Impact factor  

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Train wreck at Montparnasse (October 22, 1895) by Studio Lévy and Sons.
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Train wreck at Montparnasse (October 22, 1895) by Studio Lévy and Sons.

The impact factor, often abbreviated IF, is a measure reflecting the average number of citations to articles published in science and social science journals. It is frequently used as a proxy for the relative importance of a journal within its field, with journals with higher impact factors deemed to be more important than those with lower ones. The impact factor was devised by Eugene Garfield, the founder of the Institute for Scientific Information (ISI), now part of Thomson Reuters. Impact factors are calculated yearly for those journals that are indexed in Thomson Reuter's Journal Citation Reports.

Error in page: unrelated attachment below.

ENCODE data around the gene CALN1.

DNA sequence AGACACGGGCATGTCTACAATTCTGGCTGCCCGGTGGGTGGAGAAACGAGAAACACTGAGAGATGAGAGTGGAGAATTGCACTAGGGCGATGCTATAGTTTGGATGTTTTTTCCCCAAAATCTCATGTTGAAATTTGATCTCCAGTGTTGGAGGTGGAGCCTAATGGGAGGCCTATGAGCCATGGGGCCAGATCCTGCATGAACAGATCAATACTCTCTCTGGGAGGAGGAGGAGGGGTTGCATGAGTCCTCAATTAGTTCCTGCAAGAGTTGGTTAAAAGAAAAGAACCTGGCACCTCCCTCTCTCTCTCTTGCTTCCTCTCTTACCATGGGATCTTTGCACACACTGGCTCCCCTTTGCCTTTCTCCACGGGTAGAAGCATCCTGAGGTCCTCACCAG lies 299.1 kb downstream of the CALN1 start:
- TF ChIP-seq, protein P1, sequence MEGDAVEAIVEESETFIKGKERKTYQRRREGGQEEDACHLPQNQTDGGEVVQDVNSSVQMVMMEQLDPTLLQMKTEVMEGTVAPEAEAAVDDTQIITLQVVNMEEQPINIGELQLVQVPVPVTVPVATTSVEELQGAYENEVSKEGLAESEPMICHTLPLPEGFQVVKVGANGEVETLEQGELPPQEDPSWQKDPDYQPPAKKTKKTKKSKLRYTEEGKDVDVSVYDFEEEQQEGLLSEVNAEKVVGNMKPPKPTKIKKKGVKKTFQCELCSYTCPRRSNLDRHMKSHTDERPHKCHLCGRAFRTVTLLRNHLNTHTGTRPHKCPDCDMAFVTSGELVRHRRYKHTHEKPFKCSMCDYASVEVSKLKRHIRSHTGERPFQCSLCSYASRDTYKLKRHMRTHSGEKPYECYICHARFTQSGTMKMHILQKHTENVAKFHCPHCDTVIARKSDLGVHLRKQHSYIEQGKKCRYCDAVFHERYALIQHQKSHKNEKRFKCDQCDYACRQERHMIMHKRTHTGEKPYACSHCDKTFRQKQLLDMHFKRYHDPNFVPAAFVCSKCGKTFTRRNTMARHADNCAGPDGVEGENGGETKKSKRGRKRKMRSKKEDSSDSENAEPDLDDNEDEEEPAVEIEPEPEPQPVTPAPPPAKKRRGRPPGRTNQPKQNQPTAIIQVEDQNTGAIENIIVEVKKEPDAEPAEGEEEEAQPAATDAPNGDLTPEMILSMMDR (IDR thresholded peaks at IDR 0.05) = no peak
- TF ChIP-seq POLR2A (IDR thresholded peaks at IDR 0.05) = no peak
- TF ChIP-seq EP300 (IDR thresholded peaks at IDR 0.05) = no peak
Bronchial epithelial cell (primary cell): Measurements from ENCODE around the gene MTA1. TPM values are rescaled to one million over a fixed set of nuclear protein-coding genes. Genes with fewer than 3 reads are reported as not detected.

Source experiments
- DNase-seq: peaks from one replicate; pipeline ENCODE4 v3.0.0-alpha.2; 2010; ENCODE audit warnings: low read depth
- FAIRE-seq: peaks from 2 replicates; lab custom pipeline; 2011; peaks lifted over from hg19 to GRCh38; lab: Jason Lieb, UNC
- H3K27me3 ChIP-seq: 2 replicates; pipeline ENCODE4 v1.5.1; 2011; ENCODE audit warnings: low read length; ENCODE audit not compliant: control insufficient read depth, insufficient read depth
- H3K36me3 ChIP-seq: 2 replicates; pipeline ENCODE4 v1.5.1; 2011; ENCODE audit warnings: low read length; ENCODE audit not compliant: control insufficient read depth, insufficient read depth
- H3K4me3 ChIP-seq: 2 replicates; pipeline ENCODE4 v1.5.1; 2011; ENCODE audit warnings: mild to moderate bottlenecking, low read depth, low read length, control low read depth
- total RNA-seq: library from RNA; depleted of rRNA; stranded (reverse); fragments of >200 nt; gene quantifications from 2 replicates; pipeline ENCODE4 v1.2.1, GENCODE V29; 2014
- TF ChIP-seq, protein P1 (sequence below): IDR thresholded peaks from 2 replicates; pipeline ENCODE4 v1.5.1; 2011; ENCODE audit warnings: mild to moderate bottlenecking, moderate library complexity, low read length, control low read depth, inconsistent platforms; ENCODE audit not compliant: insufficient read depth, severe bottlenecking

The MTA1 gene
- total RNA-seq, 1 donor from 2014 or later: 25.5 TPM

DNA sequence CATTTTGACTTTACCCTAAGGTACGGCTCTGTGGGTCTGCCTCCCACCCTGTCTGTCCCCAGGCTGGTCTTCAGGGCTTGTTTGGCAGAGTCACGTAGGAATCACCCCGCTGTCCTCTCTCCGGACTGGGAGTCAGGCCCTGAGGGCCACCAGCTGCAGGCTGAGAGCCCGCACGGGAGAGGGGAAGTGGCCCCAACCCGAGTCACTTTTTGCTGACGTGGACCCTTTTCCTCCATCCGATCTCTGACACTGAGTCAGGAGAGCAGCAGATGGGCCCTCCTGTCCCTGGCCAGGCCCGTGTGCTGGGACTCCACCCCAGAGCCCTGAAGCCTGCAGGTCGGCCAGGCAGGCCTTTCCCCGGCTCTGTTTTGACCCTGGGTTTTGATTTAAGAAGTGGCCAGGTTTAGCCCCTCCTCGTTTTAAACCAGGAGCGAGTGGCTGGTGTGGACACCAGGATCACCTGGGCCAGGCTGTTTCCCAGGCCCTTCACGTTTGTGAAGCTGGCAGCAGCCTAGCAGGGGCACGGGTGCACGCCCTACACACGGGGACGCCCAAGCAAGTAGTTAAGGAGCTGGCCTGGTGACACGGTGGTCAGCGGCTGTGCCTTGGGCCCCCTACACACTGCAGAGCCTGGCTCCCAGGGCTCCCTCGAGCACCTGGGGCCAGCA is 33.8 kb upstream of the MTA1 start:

See also

  • H-index, for the impact factor of individual scientists, rather than journals.
  • PageRank, the algorithm used by Google, based on similar principles.
  • Eigenfactor, another journal citation ranking method.
  • SCImago Journal Rank, an open access journal metric which is based on Scopus data and uses an algorithm similar to PageRank.
  • Lowry protein assay paper by Oliver Lowry - one of the most cited papers in the scientific literature (cited over 200,000 times).




Unless indicated otherwise, the text in this article is either based on Wikipedia article "Impact factor" or another language Wikipedia page thereof used under the terms of the GNU Free Documentation License; or on original research by Jahsonic and friends. See Art and Popular Culture's copyright notice.

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